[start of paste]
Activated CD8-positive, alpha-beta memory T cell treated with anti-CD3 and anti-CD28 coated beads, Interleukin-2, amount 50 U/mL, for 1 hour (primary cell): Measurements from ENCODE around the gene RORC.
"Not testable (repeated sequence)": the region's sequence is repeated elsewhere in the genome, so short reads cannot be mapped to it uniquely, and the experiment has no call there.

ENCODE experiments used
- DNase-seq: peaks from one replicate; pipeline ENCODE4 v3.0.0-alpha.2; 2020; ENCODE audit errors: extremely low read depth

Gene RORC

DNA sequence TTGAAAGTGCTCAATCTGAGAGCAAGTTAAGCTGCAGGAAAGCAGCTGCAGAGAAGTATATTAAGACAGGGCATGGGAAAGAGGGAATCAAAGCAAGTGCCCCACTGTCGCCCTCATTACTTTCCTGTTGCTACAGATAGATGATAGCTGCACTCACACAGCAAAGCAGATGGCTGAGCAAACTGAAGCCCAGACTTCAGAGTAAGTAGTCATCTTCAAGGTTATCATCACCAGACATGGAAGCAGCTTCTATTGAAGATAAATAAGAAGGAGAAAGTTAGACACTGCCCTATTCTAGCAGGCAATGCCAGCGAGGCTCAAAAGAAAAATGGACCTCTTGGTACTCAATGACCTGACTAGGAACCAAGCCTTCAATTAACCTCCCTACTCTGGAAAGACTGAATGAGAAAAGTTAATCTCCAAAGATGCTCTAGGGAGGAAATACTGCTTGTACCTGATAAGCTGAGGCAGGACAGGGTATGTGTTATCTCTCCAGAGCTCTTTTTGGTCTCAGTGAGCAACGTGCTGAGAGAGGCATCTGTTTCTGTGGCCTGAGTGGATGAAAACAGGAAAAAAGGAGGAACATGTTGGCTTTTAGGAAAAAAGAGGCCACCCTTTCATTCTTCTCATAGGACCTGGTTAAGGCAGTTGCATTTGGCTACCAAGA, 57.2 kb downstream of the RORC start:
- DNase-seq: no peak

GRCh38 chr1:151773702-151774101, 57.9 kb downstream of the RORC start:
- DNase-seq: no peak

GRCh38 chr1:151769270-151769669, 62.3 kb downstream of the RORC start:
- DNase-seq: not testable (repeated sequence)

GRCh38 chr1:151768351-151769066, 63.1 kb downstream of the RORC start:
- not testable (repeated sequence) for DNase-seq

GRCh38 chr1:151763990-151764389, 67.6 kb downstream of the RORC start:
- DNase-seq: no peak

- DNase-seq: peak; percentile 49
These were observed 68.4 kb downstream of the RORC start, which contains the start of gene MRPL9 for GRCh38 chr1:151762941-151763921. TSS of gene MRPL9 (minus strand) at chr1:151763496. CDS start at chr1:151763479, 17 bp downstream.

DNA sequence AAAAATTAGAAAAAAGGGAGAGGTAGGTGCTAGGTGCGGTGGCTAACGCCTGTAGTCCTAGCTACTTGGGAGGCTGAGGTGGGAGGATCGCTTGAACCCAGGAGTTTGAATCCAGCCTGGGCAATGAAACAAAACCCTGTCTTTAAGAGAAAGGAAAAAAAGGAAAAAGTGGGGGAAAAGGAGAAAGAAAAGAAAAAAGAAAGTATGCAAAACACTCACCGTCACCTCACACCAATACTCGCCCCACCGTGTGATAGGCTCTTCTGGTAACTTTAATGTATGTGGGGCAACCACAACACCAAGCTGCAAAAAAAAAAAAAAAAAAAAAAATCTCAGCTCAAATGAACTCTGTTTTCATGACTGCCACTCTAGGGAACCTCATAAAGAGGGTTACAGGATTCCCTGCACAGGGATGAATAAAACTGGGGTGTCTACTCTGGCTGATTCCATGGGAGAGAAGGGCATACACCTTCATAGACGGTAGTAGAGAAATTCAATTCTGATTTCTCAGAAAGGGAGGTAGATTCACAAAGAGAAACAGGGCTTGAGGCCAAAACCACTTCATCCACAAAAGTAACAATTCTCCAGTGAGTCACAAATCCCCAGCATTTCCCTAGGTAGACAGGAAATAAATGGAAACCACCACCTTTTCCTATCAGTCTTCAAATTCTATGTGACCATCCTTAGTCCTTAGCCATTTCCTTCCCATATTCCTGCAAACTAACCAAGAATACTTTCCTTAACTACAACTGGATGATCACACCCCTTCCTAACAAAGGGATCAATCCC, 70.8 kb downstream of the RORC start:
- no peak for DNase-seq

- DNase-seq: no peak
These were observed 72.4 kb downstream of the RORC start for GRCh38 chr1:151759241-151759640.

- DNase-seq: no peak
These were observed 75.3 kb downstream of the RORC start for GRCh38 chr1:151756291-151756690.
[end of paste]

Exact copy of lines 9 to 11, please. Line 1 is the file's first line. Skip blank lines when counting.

- DNase-seq: no peak

GRCh38 chr1:151769270-151769669, 62.3 kb downstream of the RORC start:
- DNase-seq: not testable (repeated sequence)